Your event’s promotional plan is in full swing. The banner ads look great. Your tweets are drumming up excitement. And your event flyers are plastered all over town.
But it’s not just about what you’re doing — in fact, what you’re not doing might make all that hard work irrelevant.
Here are four of the most common and critical event promotion fails when it comes to driving ticket sales. Ignore just one of them, and your whole promotional plan could fail.
- You haven’t set realistic goals
If you’re trying sell out your event in under 10 minutes, you’re going to have a different promotional campaign than if you’re selling various ticket tiers over the course of several months. (For one thing, in the former scenario, you’d want to spend almost all of your marketing budget before tickets go on sale.)
And if you’re trying to sell more VIP tickets this year, you’re going to have a different approach than if you’re trying to target a younger audience.
So what are you trying for, exactly? “Selling tickets” isn’t enough. You’ll need clear objectives, and you’ll need to set them before your campaign kicks off. These objectives should be aspirational but achievable. Get specific: How many ticket sales or registrations are you hoping to drive, and through which channels? What’s your timeframe? Base your goals off of past campaign performance so you can be as realistic as possible before your campaign even starts.
If you’re not sure where to start, check out our SMART Guide to Goal Setting for Event Planners.
- You’re not tracking things correctly
When running a promotional campaign, you want to know:
- Who’s buying tickets to your event
- How they’re finding out about your event
- Which ads they’re clicking on
- Which pages site visitors are spending the most time on, and
- When people are buying tickets (or leaving your site without doing so)
Without this information, you’re floating aimlessly, putting out promotions and just praying they’ll stick. And you’re probably wasting valuable resources (and cash) on ineffective ads or other promotional activity.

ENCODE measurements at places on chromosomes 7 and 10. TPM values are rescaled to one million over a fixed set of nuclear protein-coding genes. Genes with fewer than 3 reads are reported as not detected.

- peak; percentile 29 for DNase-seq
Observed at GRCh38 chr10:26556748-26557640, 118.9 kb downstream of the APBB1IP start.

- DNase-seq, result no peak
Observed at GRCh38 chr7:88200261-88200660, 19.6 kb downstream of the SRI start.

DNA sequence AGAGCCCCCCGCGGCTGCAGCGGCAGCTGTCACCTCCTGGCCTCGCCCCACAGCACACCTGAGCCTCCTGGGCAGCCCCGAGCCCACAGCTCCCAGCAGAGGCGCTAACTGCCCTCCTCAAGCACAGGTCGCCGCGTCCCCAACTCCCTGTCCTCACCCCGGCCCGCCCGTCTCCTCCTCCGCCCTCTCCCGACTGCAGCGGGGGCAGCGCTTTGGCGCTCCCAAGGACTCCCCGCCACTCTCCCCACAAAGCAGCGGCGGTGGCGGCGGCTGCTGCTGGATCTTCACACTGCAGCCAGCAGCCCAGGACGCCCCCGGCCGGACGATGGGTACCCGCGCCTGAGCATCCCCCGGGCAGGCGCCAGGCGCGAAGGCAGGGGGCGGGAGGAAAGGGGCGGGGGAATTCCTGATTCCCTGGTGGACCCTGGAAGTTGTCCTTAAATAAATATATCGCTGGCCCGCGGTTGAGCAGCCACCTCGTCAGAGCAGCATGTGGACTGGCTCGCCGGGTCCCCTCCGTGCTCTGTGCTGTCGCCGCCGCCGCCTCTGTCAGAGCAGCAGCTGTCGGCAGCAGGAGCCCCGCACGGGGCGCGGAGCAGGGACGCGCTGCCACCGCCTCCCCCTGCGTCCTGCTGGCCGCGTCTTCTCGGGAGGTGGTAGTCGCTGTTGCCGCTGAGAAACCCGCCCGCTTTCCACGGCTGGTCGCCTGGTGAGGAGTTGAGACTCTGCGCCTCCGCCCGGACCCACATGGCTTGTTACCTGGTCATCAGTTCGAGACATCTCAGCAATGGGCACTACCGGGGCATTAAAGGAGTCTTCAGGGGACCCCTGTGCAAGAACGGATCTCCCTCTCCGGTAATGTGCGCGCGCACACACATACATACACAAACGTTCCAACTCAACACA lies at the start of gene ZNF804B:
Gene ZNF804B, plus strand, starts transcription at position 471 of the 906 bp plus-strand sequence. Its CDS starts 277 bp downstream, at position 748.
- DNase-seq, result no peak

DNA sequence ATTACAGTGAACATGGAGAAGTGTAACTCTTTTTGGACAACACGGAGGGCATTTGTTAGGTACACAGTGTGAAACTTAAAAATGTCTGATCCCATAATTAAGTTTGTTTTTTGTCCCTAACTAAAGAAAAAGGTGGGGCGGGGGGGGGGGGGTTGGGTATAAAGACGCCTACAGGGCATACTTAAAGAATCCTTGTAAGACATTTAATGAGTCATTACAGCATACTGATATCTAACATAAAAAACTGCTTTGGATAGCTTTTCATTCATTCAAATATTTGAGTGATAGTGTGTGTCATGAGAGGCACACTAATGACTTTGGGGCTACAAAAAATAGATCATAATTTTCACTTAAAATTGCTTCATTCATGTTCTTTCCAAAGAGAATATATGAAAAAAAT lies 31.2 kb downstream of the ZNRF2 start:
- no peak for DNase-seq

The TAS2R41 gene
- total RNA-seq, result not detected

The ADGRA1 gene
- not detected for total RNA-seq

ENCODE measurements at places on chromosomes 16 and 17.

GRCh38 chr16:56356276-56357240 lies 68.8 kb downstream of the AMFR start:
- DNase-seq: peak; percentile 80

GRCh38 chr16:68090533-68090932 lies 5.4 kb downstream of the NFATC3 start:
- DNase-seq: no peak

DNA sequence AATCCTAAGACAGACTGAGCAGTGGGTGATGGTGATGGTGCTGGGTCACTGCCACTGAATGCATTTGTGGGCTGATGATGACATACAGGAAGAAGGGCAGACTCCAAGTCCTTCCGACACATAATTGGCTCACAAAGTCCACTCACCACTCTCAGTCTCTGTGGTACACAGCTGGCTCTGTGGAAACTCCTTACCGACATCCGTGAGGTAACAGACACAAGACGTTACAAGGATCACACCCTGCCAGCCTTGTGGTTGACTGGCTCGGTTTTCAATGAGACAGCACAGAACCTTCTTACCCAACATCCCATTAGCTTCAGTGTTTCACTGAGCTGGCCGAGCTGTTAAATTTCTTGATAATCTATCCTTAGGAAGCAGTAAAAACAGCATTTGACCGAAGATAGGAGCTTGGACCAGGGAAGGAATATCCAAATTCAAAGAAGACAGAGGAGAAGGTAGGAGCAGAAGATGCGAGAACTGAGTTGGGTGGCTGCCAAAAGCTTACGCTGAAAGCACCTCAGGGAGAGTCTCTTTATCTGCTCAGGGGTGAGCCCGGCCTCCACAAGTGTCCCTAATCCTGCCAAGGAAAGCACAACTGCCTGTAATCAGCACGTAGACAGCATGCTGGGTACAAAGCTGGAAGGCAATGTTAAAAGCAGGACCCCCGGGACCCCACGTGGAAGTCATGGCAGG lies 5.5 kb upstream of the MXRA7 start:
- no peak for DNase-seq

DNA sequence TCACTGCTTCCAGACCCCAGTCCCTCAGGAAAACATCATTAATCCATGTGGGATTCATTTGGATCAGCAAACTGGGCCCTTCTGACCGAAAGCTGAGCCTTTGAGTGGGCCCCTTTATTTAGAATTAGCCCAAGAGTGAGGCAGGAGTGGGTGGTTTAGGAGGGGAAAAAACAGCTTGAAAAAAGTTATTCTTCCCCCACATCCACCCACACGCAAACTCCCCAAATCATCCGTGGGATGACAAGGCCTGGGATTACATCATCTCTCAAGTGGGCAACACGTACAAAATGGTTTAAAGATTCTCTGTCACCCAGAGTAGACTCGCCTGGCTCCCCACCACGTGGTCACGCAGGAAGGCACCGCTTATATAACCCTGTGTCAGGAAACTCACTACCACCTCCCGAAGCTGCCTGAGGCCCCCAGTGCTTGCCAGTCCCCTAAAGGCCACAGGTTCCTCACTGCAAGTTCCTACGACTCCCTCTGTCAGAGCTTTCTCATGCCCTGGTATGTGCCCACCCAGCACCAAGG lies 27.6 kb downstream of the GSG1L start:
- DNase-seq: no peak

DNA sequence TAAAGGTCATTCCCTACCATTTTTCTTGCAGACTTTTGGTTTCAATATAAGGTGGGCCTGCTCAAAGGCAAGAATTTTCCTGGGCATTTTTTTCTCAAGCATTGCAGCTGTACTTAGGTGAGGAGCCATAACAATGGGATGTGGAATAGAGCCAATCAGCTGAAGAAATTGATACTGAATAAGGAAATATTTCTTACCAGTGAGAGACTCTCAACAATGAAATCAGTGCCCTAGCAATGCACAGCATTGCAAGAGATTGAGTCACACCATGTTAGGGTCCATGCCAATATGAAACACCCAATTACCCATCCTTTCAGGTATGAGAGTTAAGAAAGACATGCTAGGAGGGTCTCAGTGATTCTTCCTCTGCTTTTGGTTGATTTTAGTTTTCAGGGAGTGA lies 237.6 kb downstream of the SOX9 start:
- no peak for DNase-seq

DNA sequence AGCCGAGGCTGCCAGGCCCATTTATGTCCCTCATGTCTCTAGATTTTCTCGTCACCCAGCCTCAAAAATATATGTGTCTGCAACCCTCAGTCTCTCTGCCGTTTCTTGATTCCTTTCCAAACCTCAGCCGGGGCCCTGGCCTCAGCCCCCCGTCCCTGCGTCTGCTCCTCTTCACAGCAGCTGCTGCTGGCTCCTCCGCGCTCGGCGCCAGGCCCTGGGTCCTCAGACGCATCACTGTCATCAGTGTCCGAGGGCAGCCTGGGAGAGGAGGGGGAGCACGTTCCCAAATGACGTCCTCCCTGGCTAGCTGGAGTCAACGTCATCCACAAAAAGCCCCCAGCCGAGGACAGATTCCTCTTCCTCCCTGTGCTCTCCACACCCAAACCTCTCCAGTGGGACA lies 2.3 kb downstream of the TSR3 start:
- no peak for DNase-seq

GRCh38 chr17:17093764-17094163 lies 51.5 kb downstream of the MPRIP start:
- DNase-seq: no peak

Luckily, Google Analytics has the answers to all of these questions — plus it’s free and easy to use. Check your Analytics reports throughout the day and use them to continually refine your strategy to meet your goals.
And don’t worry if you’re time strapped of don’t have a large marketing team, this post will show you How to Get Your Event’s Vitals Fast.
- You’re not paying enough attention to SEO
Let’s stay on your Google Analytics page for a moment. Go to your “Channels” report. This breaks down where your traffic is coming from. You can see the percentage of visitors that are finding your site through “organic search” (by Googling something like “beer festivals Mancheser” and seeing your event in the list of search results), versus the percentage that’s finding it via social media posts or other channels.
If you’re getting a lot of traffic through organic search, that could mean you did a great job optimising your event’s website for search engines. If ads or social media posts are far outpacing organic searches, look over your popular posts or ads and see if you can borrow the language to better optimise your page for search. For help getting started, check out this quick guide to finding keywords that will boost your event’s SEO.
- You haven’t thought enough about conversion rates
Your conversion rate — the percentage of people that visit your site and actually register or buy a ticket — is critical to growing your event.
Who cares how many people click on your ads and visit your site if barely any of them are buying tickets? The whole reason you’re spending money to promote your event is to make more money through ticket sales.
So how do you go about tracking conversion in your promotional campaign?
For Facebook ads, you can set your objective to “increase conversions on your website,” and they will display your ad when and how they’ve determined conversions are most likely. For Google ads, you can see how many conversions are generated by different keywords and campaigns in your ‘Analytics’ dashboard. For other campaign elements like email sends, include a UTM code or Eventbrite’s own tracking links so you can see exactly where your ticket-buying traffic is coming from.
Now that you’ve learned the ‘don’ts’, check out this guide to the ‘do’s’ when putting together the timeline and tactics of your event marketing strategy.